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Referencing [MF53], Wong (1973) developed an integral expression for the Coulomb (equivalently, gravitational) potential whose foundation is the single summation, Green's function expression for the reciprocal distance between two points in toroidal coordinates. For axisymmetric mass distributions, Wong obtained,

 $~\Phi(\eta,\theta)\biggr|_\mathrm{axisym}$ $~=$ $~ - 2Ga^2 (\cosh\eta - \cos\theta)^{1 / 2} \sum\limits^\infty_{n=0} \epsilon_n \int d\eta^' ~\sinh\eta^'~P^0_{n-1 / 2}(\cosh\eta_<) ~Q^0_{n-1 / 2}(\cosh\eta_>)$ $~ \times \int d\theta^' \biggl\{ \frac{ ~\cos[n(\theta - \theta^')]}{(\cosh\eta^' - \cos\theta^')^{5/2}} \biggr\} \rho(\eta^',\theta^') \, ,$ Wong (1973), p. 293, Eq. (2.55)

where, $~P^m_{n-1 / 2}, Q^m_{n-1 / 2}$ are Associated Legendre Functions of the first and second kind of order, $~m$, and half-integer degree, $~n - 1/2$ (toroidal functions). Recognizing that the $~m=n=0$ toroidal function of the second kind can be expressed in terms of the complete elliptic integral of the first kind via the relation,

$~Q_{-1 / 2}(\Chi) = \mu K(\mu)\, ,$     where,     $~\Chi \equiv \biggl[ \frac{2}{\mu^2} - 1\biggr] \, ,$

Abramowitz & Stegun (1995), p. 337, eq. (8.13.3)

we see that Version 3 of our integral expression for the Gravitational Potential of an Axisymmetric Mass Distribution may be rewritten as,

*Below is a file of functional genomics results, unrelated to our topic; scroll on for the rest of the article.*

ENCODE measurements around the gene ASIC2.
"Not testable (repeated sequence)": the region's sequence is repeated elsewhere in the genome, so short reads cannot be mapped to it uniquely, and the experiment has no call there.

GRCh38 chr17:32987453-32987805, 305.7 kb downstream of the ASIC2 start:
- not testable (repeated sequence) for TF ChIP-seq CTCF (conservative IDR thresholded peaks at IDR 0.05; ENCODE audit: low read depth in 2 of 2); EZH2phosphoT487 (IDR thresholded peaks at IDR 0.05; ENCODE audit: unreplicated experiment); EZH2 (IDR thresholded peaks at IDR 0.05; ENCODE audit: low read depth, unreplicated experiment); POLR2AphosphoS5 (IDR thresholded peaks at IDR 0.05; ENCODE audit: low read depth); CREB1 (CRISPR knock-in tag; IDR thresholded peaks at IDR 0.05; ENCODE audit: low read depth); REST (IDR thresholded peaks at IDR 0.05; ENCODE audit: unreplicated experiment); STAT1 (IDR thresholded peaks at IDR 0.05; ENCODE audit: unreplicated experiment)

$~\Phi(\eta,\theta)\biggr|_\mathrm{axisym}$ $~=$ $~ - 2Ga^2 \biggl[ \frac{(\cosh\eta - \cos\theta)}{\sinh\eta } \biggr]^{1 / 2} \int d\eta^' \int d\theta^' \biggl[ \frac{\sinh\eta^'}{(\cosh\eta^' - \cos\theta^')^5} \biggr]^{1 / 2} Q_{- 1 / 2}(\Chi) \rho(\eta^',\theta^') \, ,$ Cohl & Tohline (1999), p. 88, Eqs. (31) & (32a) $\mathrm{where:}~~~\Chi = \frac{[\cosh\eta \cdot \cosh\eta^' - \cos(\theta^' - \theta)]}{[\sinh\eta \cdot \sinh\eta^']} \, .$

Even though these two expressions for the axisymmetric potential are written entirely in terms of identically defined toroidal coordinate systems, they appear to be very different from one another. In the accompanying chapter titled, Using Toroidal Coordinates to Determine the Gravitational Potential, we detail step-by-step how the first of these expressions can be transformed into the second, thereby proving that they are indeed perfectly equivalent integral expressions for the gravitational potential of axisymmetric systems.

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Wong (1973) actually derived a toroidal-coordinate-based integral expression for the Coulomb (equivalently, gravitational) potential that is applicable to all charge (mass) distributions, irrespective of geometric symmetries. The expression highlighted here — that is relevant to axisymmetric mass distributions — is a special case of this more general expression.